Humanitarian Crisis in Congo

Topics: Human rights, United Nations, Universal Declaration of Human Rights Pages: 10 (3707 words) Published: July 18, 2013
Laura Vassalli 7118763
Professor Alison Brysk
Global Studies 111
12 December 2012
HUMANITARIAN CRISIS IN CONGO
The conflict in Congo is one of the worst of our contemporary history in terms of casualties and human rights violations. Since the beginning of the civil war in 1996 about 5.400.000 million people died. “The wars in that country have claimed nearly the same number of lives as having a 9/11 every single day for 360 days, the genocide that struck Rwanda in 1994, the ethnic cleansing that overwhelmed Bosnia in the mid-1990s, the genocide that took place in Darfur, the number of people killed in the great tsunami that struck Asia in 2004, and the number of people who died in Hiroshima and Nagasaky- all combined and then doubled” (Vava Tampa, “Why the world is ignoring Congo”, CNN, 27 November 2012.) Congolese people face a deep humanitarian crisis. The infant mortality rate is impressive and people who survive have to fight against terrible conditions of life and escape from human rights abuses that are committed by military forces.

The humanitarian crisis has its roots in the war between the M23 rebel group and the National Congolese Army, a war that began as spillover from the Rwanda genocide in 1994. Both the M23 group and the National Congolese Army are supported by Rwanda's political groups, Tutsi and Hutu, which use the conflict in Congo to reinforce their power. In addition, local militias fight in order to obtain control over the population and resources. Extreme poverty and economic underdevelopment characterize the country. “Living conditions in the country have become the worst in the world, according to the most recent Index of Human Development” (Severine Autesserre, “The Only Way to Help Congo”, New York Times, 22 June 2012) Because of the poverty and the tensions among society it is hard to envisage an end to the civil war. Military control over the territory, civil war, economic inequality and divided culture create the conditions for human rights abuses.

This war is causing severe human rights violations: rapes of women and girls, massacres, burning of villages, forced displacement happen every day. Military forces torture people in open violation of international law. The Convention Against Torture and Other Cruel, Inhuman, or Degrading Treatment or Punishment, signed on the 10th of December 1984, is an international law instrument aimed to punish the perpetrators of this crime against humanity. The history of the prohibition of torture as a mean of war goes back decades. The first Geneva Convention of 1864 defined the torture a crime against humanity. The Geneva treaties that followed called torture an international crime that must be punished by the international community. The Human Rights Declaration of 1948 declares in Article 5 that “No one shall be subjected to torture or to cruel, inhuman or degrading treatment or punishment”. The Declaration was adopted in reaction to the terrible Nazi's crimes during World War II. The auspice was to prevent such crimes in the future. However, violations of human rights and crimes against humanity did not stop. During the Cold War, civil wars broke out in many parts of Africa and Latin America and caused humanitarian crisis. The transition to independence in African countries led to political crisis and power fights between tribes. Sometimes, Western countries intervened in these conflicts but they failed to help people; therefore, the situation worsened. Despite the United Nations' efforts to banish torture and prevent it, this crime against humanity continues to happen.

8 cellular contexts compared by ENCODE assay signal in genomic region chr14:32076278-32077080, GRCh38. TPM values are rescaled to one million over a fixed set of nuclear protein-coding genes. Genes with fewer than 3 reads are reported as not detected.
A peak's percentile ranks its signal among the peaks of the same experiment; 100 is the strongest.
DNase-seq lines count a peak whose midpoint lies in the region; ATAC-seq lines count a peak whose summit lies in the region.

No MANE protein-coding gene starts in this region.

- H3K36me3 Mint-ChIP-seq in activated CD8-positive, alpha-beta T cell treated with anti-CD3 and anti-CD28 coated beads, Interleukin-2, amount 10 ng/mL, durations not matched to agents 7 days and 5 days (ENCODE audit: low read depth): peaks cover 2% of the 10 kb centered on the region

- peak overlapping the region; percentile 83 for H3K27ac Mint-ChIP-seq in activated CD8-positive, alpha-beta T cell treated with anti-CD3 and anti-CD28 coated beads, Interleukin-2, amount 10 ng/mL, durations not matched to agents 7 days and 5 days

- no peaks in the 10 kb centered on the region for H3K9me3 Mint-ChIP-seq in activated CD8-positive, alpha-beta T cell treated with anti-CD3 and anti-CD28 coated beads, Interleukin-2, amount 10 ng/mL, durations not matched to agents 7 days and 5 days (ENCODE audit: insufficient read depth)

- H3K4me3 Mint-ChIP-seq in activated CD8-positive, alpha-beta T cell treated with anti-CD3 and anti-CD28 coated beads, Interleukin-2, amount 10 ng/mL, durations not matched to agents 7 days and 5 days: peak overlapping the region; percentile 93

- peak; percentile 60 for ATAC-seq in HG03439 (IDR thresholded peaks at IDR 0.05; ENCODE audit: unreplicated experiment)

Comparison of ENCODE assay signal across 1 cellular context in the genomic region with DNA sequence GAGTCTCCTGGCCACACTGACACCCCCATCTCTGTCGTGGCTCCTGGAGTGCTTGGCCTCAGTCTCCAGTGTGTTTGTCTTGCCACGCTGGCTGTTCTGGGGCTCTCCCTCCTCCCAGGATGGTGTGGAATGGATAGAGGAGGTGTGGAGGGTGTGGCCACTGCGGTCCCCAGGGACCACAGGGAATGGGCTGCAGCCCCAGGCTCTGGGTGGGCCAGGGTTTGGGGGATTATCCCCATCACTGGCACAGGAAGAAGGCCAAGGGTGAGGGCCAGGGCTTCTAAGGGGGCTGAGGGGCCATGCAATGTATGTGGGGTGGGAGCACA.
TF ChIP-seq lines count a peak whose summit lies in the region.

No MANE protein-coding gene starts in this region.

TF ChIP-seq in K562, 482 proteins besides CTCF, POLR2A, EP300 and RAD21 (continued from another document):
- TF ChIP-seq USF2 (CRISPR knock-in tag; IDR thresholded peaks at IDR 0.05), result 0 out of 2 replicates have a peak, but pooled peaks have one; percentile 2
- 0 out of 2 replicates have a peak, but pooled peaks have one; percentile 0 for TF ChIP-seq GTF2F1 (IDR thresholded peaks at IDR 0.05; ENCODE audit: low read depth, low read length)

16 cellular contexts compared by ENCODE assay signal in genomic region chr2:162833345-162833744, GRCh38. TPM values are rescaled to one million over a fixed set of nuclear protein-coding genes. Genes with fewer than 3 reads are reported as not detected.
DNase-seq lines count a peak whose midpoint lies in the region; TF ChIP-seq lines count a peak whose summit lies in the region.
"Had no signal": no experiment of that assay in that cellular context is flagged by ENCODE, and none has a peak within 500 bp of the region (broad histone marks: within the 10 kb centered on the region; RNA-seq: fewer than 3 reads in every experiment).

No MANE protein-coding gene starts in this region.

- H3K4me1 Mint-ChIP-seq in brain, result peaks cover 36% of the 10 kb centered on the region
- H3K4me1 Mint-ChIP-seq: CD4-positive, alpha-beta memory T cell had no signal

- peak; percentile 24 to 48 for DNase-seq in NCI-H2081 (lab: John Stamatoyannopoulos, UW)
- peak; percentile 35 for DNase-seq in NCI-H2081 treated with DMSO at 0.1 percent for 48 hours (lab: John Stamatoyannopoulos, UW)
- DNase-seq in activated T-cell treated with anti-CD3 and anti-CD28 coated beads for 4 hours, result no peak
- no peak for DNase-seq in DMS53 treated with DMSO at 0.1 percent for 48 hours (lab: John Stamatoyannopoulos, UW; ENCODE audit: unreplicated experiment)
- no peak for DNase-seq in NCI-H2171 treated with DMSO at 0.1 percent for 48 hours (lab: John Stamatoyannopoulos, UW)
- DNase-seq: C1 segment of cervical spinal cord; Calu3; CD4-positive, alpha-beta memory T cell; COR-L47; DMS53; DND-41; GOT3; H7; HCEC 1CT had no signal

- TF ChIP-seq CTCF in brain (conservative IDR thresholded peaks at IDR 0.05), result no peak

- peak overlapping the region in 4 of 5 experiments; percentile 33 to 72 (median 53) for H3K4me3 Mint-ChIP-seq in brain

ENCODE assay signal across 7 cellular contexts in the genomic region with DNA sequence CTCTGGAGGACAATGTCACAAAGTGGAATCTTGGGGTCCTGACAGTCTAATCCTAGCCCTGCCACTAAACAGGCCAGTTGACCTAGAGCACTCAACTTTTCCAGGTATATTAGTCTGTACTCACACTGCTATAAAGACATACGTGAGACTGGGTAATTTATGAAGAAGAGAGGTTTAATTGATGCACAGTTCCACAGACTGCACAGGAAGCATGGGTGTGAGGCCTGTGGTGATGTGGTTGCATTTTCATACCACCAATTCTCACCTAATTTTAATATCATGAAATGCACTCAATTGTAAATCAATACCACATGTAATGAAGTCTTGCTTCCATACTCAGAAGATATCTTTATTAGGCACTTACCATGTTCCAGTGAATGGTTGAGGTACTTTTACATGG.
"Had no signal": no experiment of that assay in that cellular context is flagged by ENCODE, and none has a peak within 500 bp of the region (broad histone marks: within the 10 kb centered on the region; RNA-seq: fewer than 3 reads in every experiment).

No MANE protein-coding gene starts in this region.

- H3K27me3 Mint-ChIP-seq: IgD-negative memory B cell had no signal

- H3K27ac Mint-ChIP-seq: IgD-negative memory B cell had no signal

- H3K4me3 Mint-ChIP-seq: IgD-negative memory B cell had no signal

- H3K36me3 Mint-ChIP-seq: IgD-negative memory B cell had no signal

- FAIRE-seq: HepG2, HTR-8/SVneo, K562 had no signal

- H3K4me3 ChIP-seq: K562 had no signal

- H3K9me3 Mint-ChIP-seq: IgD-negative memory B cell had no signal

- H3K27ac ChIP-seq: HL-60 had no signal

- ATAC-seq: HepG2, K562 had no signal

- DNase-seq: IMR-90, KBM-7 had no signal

The Convention against Torture had the objective to reinforce the protection of civilians and punish people who commit torture. “Tortures are considered hotis humani generis or enemies of humankind” (Schulz 301) and as such they are subjected to universal jurisdiction. The crime they inflict to innocents is considered a crime against all; therefore, every state of the...

Bibliography: http://www.cnn.com/2012/11/27/opinion/congo-war-ignored-vava-tampa/index.html
Chapters from Michael Goodhart, Human Rights- Politics and Practice.Oxford: Oxford University Press, 2009.
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